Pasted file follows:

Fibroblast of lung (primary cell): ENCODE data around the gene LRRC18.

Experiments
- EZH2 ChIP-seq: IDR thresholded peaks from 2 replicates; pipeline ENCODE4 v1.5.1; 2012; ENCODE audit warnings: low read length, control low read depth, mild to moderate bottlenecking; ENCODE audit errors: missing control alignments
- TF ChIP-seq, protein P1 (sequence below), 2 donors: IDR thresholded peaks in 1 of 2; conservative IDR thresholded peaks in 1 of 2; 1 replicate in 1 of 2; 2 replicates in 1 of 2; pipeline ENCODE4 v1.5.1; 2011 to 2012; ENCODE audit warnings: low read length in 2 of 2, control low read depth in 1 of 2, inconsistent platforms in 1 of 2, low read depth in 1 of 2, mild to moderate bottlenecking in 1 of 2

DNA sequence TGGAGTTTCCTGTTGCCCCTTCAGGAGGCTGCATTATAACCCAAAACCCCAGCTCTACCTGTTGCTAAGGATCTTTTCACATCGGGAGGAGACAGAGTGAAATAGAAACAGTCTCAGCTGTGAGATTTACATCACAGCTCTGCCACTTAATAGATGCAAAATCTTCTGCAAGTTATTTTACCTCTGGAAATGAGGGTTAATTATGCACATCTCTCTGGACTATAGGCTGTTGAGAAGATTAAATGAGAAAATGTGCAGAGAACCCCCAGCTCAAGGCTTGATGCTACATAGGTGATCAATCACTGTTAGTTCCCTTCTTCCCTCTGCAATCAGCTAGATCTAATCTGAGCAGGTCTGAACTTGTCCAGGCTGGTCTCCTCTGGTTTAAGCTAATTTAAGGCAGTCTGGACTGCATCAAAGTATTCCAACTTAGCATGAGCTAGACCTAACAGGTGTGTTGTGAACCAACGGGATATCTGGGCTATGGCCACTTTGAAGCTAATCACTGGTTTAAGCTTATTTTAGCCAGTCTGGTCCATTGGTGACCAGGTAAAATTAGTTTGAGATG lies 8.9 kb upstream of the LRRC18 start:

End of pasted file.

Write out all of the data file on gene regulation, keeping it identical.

Fibroblast of lung (primary cell): ENCODE data around the gene LRRC18.

Experiments
- EZH2 ChIP-seq: IDR thresholded peaks from 2 replicates; pipeline ENCODE4 v1.5.1; 2012; ENCODE audit warnings: low read length, control low read depth, mild to moderate bottlenecking; ENCODE audit errors: missing control alignments
- TF ChIP-seq, protein P1 (sequence below), 2 donors: IDR thresholded peaks in 1 of 2; conservative IDR thresholded peaks in 1 of 2; 1 replicate in 1 of 2; 2 replicates in 1 of 2; pipeline ENCODE4 v1.5.1; 2011 to 2012; ENCODE audit warnings: low read length in 2 of 2, control low read depth in 1 of 2, inconsistent platforms in 1 of 2, low read depth in 1 of 2, mild to moderate bottlenecking in 1 of 2

DNA sequence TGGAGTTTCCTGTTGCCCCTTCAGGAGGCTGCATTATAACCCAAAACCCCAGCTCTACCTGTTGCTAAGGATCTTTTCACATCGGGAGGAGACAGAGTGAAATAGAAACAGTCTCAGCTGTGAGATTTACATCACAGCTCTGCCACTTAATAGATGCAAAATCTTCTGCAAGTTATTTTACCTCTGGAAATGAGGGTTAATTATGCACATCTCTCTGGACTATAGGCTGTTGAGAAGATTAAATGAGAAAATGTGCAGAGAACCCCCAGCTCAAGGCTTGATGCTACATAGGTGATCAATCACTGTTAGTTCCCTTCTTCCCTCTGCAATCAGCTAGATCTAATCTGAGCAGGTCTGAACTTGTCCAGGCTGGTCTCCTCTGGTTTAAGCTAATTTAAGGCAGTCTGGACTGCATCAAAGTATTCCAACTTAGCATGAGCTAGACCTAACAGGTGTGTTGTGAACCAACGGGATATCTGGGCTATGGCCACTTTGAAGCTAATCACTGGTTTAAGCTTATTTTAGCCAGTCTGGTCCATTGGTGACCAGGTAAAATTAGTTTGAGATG lies 8.9 kb upstream of the LRRC18 start: